FIFTEEN sharks have been caught off the Bundaberg coast so far this year - and six of them were more than 2m long, according to figures released by Maritime Safety Queensland.
But while other regional waters have noticed an increase in shark numbers, Bundaberg has seen fluctuations in activity in the past two years.
For the same period last year 23 sharks were caught, with 10 of those more than 2m long, while in the first three months of 2010, 16 sharks were caught, with eight of them over 2m.
The state's shark control program has 20 drumlines set up to 400m offshore at Bargara, Kelly's Beach, Nielson Park and Oaks Beach to protect swimmers.
A spokesperson for Maritime Safety Queensland said the drumlines worked by catching actively feeding sharks using a shark hook suspended from a large plastic float anchored to the sea bed.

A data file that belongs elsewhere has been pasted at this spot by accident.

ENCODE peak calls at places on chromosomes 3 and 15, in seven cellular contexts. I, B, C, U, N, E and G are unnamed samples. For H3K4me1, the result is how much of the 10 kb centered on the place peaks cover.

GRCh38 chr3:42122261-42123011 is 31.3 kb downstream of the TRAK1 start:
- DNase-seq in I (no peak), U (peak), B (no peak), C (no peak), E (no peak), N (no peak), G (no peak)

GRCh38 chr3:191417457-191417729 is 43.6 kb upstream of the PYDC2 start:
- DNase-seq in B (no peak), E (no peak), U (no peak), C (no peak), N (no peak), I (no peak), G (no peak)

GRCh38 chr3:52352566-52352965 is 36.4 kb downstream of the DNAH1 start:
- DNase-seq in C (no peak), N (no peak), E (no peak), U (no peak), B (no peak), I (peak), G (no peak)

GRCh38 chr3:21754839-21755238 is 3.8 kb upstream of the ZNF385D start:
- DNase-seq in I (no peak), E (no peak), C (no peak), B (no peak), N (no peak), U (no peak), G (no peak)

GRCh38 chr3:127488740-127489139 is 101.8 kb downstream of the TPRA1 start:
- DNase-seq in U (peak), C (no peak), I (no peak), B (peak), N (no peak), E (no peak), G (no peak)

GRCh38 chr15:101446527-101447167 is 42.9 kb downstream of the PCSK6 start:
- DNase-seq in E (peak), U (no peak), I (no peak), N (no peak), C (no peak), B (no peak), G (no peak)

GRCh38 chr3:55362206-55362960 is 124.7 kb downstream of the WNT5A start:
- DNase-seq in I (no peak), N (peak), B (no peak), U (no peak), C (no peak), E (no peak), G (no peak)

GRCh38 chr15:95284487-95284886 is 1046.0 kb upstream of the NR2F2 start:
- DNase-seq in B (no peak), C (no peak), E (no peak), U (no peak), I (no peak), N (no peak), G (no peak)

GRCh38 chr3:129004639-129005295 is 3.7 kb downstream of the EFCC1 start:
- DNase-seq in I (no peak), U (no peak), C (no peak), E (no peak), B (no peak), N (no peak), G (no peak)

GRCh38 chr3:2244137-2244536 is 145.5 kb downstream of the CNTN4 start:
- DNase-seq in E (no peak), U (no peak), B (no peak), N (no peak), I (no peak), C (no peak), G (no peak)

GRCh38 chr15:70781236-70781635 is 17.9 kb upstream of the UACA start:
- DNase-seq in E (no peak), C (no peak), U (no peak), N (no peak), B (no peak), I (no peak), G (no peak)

"The equipment is serviced every second day, weather permitting," the spokesperson said.
"The species caught since January include eight tiger sharks, two long nose whalers, one bull whaler, three pigeye whalers, and one tawny shark - which was released as it is non-dangerous."
But the Maritime Safety Queensland data does not reflect shark activity in the Burnett River, which can provide the perfect breeding ground for bull sharks.
Shark research scientist Jonathan Werry said bull sharks used rivers and estuaries as a nursery for their young.
"The bull sharks are unique in that their juveniles are born in the rivers and grow up there before going offshore," Dr Werry said.
While bull sharks have long been considered very site-attached, compared to other large range sharks that travel further afield, new tracking information suggests the aggressive species will also travel great distances in search of food.
Recent data from a 2.2m bull shark tagged in Moreton Bay in 2009 showed it travelled north as far as about 1000km past Bundaberg last year, before returning to southern waters.